It’s been a busy old week for M&A in TMT this week, here’s a quick round-up of some of the major activity:
The biggest news of the week was probably the £1bn acquisition of document capture and smart process applications developer Kofax by printing giant Lexmark. The deal tracks a continuing trend towards combining hardware and software approaches in Business Process Automation market and sees Lexmark paying around 3.4x revenues for the privilege. Lexmark has been focusing on building its software and imaging business for some time as its core business continues to decline. Kofax will join previous acquisitions Readsoft and Perceptive Software to create a software division with around $700m in revenues.
In another public company deal this week we saw Manchester-based NCC Group launch a takeover for AIM-listed security services specialist Accumuli valuing the business, which has had a bit of a chequered history, at around £55m. NCC, which provides a range of services including escrow, software testing and domain services, picked up the business to boost its capabilities in round-the-clock operational support and incident management. Accumuli was forecasting revenues of around £22.4m and EBITDA of £3.8m for the year to March 2015 implying revenue and EBITDA multiples of 2.6x and 14.5x and stressing the ongoing value of security assets in the market.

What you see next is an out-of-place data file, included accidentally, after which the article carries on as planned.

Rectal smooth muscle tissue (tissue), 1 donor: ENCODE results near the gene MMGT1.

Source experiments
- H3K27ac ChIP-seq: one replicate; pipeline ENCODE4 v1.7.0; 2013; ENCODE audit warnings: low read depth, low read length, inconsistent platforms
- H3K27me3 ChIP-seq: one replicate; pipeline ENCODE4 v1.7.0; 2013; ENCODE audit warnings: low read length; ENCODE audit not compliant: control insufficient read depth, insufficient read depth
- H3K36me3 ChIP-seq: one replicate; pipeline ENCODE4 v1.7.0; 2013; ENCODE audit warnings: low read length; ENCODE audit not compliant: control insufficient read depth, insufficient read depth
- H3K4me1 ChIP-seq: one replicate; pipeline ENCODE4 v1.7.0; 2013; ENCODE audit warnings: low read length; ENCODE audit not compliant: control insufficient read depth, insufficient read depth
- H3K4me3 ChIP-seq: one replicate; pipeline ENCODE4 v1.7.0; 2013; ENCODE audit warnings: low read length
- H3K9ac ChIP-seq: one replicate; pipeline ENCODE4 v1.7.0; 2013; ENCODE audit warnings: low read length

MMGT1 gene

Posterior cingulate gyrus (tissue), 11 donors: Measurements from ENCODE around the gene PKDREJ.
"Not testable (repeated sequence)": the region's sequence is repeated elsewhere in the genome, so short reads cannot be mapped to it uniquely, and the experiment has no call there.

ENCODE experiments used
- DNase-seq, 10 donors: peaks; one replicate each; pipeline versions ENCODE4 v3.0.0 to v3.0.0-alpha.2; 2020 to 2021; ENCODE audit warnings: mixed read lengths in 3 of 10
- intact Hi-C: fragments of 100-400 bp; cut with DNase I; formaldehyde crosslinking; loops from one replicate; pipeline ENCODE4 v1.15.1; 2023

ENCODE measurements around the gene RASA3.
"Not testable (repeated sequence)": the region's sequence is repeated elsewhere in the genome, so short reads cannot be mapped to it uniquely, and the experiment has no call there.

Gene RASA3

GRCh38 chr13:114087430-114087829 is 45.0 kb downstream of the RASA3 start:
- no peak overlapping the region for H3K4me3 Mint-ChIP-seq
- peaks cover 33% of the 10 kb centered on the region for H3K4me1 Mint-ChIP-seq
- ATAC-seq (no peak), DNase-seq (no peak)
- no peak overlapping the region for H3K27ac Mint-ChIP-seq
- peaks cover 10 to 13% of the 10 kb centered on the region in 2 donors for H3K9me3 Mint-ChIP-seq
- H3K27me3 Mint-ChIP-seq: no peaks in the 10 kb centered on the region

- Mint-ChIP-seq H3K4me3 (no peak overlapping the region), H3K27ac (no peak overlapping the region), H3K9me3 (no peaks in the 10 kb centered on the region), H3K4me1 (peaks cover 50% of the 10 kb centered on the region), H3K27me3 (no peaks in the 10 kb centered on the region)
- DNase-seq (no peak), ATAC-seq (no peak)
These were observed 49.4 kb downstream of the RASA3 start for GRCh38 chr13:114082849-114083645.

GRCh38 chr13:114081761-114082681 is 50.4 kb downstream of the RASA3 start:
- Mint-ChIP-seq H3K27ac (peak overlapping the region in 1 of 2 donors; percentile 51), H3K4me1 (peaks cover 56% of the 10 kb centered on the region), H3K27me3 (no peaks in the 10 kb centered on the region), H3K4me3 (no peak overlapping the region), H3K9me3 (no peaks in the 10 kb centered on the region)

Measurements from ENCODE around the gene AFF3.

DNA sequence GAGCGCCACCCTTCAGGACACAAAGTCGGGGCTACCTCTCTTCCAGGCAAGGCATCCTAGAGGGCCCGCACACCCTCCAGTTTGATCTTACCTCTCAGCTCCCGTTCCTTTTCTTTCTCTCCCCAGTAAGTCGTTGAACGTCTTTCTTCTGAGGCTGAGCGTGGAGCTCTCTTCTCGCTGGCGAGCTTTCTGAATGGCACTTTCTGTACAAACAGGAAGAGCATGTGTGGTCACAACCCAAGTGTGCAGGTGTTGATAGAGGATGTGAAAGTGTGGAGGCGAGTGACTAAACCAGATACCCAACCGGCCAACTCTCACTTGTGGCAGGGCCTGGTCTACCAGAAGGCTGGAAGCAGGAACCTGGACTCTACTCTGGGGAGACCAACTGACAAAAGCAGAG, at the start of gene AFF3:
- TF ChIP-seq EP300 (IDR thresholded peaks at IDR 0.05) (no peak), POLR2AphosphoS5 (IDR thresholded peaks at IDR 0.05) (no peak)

In other IT services news this week SCC proved that it is continuing to spend some of the cash pile it is sitting on following the sale of its distribution division by announcing the acquisition of Fluidata, a provider of high-speed data connectivity solutions. Terms were not disclosed. SCC is indicating that its services business has increased 25% in the last year thanks to acquisitions including print services business M2 and some organic growth, and now stand at around £165m.
And finally MXC Capital, which acquired Calyx from Jon Moulton’s Better Capital last month for £9m, announced that it was selling off a couple of the divisions of the business to telecoms businesses Daisy and Chess for around £5.5m. Daisy is picking up the break/fix business for £3.75m whilst Chess are taking the carrier services arm for £1.8m.
And finally, in telecoms we saw UKBroadband, a subsidiary of Hong Kong-based telecoms business HKT, announce that it had acquired Keycom, a provider of broadband and communication services to student accommodation providers, military accommodation and retirement villages in the UK for £11.8m.